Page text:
to possess losses It now the complex term for the dielectric constant e =s '(lj tan 6 is introduced into the Equation 2 then the segregation into real and iniagi-, nary terms again results in two real-term equations in which now three magnitures, namely 6 tan fi and d occur as the determining quantities. The value of'oneof within the laminated medium in the reverse direction act to compensate, at the boundary between themedium space.

1 H1415, Consistiof conducting metal, preferably'copper.

The outer damping layer 3 or "7 maybe made, for. in-' stance, of ethoxilene resin with admixed graphite; and

Onthe foregoin'ggassumption, the'calculation results in g,

the following equation for the reflection coefl'icient r:

ii -via J wel -(ye-oa tee-m the intermediate layers 4, 3 arepreterably made of polyst-yrol-foarn. V The invention further'withinthe scopeot the-inventionto give the dielectric layersan. arrangement ditferentffrom that illus trated. For example, inthe embodimentishown iniFlG.

1 the dielectric intermediate layer 4 may partly: or en tirely be located within the slots 2; Conversely, in the. I embodiment according. to FIG. '2, it is not'necessary to have the dielectric layersfi'and acompletely fill the 'slots. For example, only the dielectric intermediate layer 3 may be-located within the slots, whereaslthe' outer damping" l layer 7' may form -a closed? liose or' sheath whichrsurrounds'thehollo'w conductor formed bythe rings 5: The V g This other possiblllu 'figfilll resides in the provision of only one inter mediate layer 6 which, however, is'permitted inthis case-f V I 'crowave guides according toith'e invention, "the guide structures proper, denoted iii-FIGS. 1 and 2 by;

is'not limited to the illustrated e1nbodi- .rnent's. It may beuse'd with the same-resultin conned tion with TE Wave guides in which-the slots a I'eifIlCt circular as'in FIGS. 1 and 2 but e'xtendlhelically. 1 ltlis' cross section of the tubular wave guide need not be accurately circular. In certain cases it may be preferable to give the guide an only approximately circular, for instance elliptic, shape.

Such and other modifications will be obvious to those skilled in the art upon a study of this disclosure, and it will therefore be understood that the invention may be embodied in microwave, guide structures other than those particularly described herein, without de arting from the essential features of our invention and within the scope of the claims annexed hereto.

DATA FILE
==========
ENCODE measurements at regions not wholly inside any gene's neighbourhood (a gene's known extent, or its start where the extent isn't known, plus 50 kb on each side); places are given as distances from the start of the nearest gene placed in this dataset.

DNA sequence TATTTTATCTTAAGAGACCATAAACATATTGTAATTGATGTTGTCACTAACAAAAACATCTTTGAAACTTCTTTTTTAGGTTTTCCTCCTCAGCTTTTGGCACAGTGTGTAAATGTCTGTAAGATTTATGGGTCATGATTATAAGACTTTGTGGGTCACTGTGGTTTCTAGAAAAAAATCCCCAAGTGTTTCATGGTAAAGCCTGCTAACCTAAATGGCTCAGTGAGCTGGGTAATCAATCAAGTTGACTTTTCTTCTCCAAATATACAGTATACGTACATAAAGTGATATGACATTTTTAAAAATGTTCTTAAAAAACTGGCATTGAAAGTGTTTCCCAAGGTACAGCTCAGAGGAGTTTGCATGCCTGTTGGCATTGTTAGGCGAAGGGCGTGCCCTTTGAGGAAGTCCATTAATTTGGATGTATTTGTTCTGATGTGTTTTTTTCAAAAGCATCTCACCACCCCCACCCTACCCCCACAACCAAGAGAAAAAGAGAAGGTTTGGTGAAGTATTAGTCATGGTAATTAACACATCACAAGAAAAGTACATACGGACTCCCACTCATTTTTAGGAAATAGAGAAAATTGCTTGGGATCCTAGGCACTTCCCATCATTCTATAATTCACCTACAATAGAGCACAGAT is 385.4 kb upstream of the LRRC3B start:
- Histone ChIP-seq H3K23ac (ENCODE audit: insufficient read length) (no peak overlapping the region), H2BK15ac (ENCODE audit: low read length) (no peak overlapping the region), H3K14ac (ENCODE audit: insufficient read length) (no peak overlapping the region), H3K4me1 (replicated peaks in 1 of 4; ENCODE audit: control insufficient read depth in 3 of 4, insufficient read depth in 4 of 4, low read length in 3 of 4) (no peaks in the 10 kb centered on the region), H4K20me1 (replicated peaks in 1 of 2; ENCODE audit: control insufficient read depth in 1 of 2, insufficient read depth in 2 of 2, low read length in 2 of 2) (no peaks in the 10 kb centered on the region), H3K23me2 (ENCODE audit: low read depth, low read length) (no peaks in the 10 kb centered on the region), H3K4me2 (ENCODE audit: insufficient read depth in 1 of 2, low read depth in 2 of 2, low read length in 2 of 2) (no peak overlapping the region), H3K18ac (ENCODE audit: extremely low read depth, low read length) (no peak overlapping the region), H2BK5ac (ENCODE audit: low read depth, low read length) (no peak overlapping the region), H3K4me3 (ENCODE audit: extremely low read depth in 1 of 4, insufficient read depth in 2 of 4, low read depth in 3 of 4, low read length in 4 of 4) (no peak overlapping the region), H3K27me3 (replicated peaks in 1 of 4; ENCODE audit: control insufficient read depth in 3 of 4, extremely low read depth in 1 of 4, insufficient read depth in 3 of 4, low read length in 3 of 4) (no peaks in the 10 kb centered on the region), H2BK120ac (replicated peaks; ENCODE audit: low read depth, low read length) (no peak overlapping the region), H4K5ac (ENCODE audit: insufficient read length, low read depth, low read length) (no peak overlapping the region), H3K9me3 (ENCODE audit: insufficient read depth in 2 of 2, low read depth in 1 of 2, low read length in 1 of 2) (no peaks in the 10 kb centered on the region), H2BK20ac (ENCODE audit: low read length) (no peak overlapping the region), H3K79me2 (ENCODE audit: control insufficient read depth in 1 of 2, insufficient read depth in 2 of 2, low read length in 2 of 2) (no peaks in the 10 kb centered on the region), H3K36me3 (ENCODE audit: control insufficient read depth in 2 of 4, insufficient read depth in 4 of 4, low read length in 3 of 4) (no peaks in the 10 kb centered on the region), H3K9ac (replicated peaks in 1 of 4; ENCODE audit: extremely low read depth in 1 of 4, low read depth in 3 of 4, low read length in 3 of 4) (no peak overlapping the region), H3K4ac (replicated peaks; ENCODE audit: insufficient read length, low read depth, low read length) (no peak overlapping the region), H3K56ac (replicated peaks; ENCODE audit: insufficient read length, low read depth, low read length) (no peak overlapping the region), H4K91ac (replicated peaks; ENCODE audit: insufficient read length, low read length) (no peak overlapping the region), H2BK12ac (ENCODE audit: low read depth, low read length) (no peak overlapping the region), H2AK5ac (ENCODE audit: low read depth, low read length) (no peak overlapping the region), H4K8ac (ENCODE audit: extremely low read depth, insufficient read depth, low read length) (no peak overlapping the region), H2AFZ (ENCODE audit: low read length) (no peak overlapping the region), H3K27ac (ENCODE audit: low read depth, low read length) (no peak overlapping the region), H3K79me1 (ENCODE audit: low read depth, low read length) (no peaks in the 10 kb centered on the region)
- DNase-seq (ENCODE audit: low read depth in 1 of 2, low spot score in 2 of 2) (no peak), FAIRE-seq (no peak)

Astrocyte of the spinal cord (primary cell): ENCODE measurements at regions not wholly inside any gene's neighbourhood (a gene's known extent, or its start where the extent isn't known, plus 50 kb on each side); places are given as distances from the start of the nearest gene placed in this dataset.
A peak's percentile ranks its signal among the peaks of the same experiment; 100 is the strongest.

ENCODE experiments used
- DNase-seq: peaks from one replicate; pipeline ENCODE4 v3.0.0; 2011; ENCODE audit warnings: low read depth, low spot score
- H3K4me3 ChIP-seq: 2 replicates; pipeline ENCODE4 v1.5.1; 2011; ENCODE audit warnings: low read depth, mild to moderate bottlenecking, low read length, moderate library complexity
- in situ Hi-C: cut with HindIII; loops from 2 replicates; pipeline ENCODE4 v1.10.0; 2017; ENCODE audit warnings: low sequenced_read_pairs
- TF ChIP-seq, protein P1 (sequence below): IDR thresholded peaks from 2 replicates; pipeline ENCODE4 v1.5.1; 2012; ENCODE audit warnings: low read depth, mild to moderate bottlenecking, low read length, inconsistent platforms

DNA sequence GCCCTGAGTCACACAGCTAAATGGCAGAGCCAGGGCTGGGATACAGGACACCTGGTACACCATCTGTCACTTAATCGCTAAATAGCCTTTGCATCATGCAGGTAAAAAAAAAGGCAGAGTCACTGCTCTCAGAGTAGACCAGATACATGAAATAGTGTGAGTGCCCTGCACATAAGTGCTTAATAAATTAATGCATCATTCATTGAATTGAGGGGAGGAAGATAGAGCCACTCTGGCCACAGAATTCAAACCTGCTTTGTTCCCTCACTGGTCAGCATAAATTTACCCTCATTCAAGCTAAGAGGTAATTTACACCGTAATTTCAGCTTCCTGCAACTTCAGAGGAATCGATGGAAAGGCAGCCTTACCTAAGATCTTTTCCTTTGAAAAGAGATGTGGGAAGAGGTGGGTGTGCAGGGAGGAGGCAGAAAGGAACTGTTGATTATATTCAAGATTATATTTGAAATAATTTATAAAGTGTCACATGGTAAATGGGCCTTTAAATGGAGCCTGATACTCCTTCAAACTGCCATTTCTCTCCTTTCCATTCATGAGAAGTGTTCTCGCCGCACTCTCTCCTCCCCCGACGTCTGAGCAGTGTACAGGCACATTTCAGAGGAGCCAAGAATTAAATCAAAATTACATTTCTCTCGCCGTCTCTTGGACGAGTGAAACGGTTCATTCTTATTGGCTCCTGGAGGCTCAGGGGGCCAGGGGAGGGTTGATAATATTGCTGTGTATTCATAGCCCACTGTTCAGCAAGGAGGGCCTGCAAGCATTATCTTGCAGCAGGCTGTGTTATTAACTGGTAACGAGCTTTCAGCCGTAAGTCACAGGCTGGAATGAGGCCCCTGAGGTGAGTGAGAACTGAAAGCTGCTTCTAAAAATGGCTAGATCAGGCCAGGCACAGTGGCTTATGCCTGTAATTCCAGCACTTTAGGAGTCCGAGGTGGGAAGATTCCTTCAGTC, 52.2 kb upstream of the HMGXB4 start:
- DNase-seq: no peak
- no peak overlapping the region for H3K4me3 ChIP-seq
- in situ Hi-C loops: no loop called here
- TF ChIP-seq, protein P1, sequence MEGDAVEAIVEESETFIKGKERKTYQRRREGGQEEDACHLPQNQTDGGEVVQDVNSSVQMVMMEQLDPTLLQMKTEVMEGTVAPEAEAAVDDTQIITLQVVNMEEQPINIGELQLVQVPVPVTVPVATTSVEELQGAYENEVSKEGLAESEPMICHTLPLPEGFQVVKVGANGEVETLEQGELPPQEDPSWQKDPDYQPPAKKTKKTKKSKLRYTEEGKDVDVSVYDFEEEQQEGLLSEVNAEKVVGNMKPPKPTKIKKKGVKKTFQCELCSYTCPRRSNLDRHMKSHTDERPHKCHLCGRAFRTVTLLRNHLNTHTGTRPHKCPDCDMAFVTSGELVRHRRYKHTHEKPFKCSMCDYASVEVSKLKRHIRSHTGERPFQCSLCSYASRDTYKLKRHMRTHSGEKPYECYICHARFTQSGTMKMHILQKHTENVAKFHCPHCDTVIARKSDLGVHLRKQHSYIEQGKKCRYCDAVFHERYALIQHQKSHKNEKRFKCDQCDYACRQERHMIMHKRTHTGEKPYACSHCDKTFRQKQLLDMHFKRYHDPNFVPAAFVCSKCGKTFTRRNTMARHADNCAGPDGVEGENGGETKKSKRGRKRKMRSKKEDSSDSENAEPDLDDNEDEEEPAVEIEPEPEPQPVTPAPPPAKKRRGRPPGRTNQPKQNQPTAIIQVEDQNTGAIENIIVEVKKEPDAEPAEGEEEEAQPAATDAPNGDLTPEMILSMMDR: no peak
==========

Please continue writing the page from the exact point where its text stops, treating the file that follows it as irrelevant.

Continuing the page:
We claim:

1. Tubular wave guide for transmitting electromagnetic waves of the transverse circular-electric mode, particularly TE waves, comprising peripheral portions jointly constituting an elongated tubular guide structure having a hollow and air-filled transmission space of round cross section, the cross-sections of said portions defined by a plane passing through the longitudinal axis of the wave guide being substantially rectangular and forming peripheral slots between each other, the tube wall of said guide structure being interrupted by said slots, an outer damping layer of dielectric material situated in the outer portions of said slots and having high Wave-energy dissipation compared with said tubular structure, an intermediate dielectric layer situated in said slots inwardly of said damping layer and located between said outer layer and said space, said intermediate layer having a dielectric constant graduated between those of said outer layer and of said air in said transmission space respectively.

2. In a tubular wave guide according to claim 1, said intermediate layer means consisting of dielectric foam material.

3. In a tubular wave guide according to claim 1, said tubular guide structure comprising a multiplicity of coaxially aligned flat metal rings axially spaced from each other to form said slots and having a radial width larger than their axial thickness, and said intermediate layer means being located in said slots between said rings.

References Cited in the file of this patent UNITED STATES PATENTS 2,465,719 Fernsler Mar. 29, 1949 2,511,610 Wheeler June 13, 1950 2,538,771 Feenberg Jan. 23, 1951 2,557,261 Collard June 19, 1951 2,779,006 Albersheim Jan. 22, 1957 2,848,696 Miller Aug. 19, 1958

Patent Citations
Cited PatentFiling datePublication dateApplicantTitle
US2465719 *Apr 29, 1943Mar 29, 1949Rca CorpApplications of high loss dielectrics to wave guide transmission systems
US2511610 *Nov 16, 1944Jun 13, 1950Hazeltine Research IncHigh-frequency electromagneticwave translating element
US2538771 *Aug 2, 1944Jan 23, 1951Sperry CorpHigh-frequency attenuator
US2557261 *Jul 21, 1945Jun 19, 1951Emi LtdHigh-frequency electric transmission lines or wave guides
US2779006 *Oct 10, 1951Jan 22, 1957Bell Telephone Labor IncSpurious mode suppressing wave guides
US2848696 *Mar 15, 1954Aug 19, 1958Bell Telephone Labor IncElectromagnetic wave transmission
Referenced by
Citing PatentFiling datePublication dateApplicantTitle
US3309634 *Dec 14, 1964Mar 14, 1967Hazeltine Research IncTransmission line attenuators for high power
US3522561 *Jan 2, 1969Aug 4, 1970Liu David JPyrolytic graphite waveguide utilizing the anisotropic electrical conductivity properties of pyrolytic graphite
US3601720 *Aug 13, 1968Aug 24, 1971Sumitomo Electric IndustriesHelical waveguide with varied wall impedance zones
US4661787 *Dec 12, 1985Apr 28, 1987Spinner Gmbh, Elektotechnische FabrikWaveguide
US4904966 *Sep 24, 1987Feb 27, 1990The United States Of America As Represented By The Secretary Of The NavySuspended substrate elliptic rat-race coupler
U.S. Classification333/242, 333/239, 333/248
International ClassificationH01P3/13, H01P3/00
Cooperative ClassificationH01P3/13
European ClassificationH01P3/13